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UTIs Reduced in Women Who Drink a Specific Amount of Water, Study Suggests


As we all know, water is the elixir of life. But according to recent research, it may also be the elixir of avoiding future bladder problems — including painful urinary tract infections (UTIs). 

An October 2018 study published in JAMA Internal Medicine looked at 140 healthy women with repeat bladder infections. Researchers divided the women into two groups, and had the first group add 1.5 extra liters of water (about six 8-ounce glasses) to their daily intake. Meanwhile, the second group drank their usual volume of fluids. In terms of “usual volume,” the participants reported theirs as being less than 1.5 liters of fluid daily. As it turned out, the women who drank 1.5 additional liters experienced 48 percent fewer repeat bladder infections than the women who made no changes to their water intake.

“That’s a significant difference,” said senior author Yair Lotan, MD, in a press release. “These findings are important because more than half of all women report having bladder infections, which are one of the most common infections in women.”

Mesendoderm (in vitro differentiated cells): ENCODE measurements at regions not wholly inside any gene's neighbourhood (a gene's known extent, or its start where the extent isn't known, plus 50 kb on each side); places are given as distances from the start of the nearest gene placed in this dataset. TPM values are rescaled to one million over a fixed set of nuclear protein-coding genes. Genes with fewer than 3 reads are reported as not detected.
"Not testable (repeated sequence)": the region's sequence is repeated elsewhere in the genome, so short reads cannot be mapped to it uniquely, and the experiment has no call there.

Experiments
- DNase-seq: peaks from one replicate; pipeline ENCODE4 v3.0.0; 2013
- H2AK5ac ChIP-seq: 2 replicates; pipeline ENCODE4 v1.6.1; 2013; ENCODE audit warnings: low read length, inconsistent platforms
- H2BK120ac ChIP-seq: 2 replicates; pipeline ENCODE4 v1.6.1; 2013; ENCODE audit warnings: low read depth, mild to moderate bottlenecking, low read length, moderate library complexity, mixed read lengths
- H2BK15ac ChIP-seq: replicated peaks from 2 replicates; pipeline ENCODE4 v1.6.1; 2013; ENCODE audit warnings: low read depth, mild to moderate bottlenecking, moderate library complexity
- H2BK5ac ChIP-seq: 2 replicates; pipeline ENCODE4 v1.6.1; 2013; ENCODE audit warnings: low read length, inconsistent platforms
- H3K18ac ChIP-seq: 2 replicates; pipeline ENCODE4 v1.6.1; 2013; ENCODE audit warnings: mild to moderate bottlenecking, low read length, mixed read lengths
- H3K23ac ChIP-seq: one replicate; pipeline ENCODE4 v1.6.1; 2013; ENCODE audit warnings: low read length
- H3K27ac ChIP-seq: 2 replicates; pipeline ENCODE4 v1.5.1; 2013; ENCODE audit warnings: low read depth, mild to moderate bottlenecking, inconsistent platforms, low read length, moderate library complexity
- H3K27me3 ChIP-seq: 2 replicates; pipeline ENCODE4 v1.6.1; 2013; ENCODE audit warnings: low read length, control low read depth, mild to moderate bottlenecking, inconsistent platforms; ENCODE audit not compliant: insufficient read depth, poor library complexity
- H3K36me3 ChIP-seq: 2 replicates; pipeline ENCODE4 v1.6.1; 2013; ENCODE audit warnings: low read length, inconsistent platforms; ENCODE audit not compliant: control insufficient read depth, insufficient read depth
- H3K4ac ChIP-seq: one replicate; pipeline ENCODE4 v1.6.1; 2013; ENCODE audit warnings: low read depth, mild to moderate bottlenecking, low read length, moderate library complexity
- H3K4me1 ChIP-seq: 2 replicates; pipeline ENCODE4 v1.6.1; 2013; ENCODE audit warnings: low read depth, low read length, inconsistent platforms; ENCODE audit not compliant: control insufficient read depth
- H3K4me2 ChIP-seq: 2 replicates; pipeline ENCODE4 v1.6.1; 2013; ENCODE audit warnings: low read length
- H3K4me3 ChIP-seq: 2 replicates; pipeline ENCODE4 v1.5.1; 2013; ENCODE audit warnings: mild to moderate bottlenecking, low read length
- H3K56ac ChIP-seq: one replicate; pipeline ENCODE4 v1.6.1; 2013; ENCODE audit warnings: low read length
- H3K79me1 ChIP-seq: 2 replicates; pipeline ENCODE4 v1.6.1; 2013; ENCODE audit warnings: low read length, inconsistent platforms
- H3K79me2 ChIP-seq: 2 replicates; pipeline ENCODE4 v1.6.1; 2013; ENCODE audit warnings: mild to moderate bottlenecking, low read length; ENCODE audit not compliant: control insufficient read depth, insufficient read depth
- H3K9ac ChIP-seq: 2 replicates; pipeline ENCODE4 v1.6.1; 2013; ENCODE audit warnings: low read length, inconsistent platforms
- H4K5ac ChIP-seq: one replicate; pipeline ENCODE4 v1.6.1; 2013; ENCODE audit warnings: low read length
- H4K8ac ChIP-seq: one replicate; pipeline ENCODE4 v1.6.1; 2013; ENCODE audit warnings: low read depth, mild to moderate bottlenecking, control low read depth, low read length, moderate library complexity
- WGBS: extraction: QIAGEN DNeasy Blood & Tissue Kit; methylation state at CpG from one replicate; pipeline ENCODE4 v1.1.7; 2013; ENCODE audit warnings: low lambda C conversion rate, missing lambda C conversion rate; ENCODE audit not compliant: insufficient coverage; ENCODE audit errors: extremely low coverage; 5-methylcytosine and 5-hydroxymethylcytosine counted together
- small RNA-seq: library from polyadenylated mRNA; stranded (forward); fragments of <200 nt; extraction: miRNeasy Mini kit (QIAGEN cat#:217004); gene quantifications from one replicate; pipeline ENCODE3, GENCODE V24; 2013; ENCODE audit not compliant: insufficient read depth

According to Dr. Lotan, this is especially crucial due to the fact that more than a quarter of women experience a secondary bladder infection within six months of an initial infection. And it’s no wonder why women want to avoid this. After all, acute uncomplicated cystitis — a common type of UTI — includes painful urination, a frequent urgency to “go,” and sometimes even blood in the urine. Talk about a day-ruiner!

Hearing that one of the best ways to prevent a UTI might be drinking more water may not come as much of a surprise to you. After all, this helpful pointer has been passed down from mothers to their daughters for years. But now, it seems like researchers actually have scientific evidence that this method is an effective way to ward off recurring infections — possibly even cutting their frequency in half. Experts think the reason water might prevent UTIs is because it helps to reduce bacteria and to limit the ability of bacteria to attach to the bladder.

So in other words: There’s never been a better time to break out your cutest water bottle and fill it all up — again and again throughout the whole day.

The National Institutes of Health report that upwards of 50 percent of women will get a UTI at least once during their lifetime — and one in four will deal with repeat infections, the National Institute of Diabetes and Digestive and Kidney Diseases says. With more than 10 million doctor visits being the result of a UTI every year, it could be said that many glasses of water a day keeps the doctor away.

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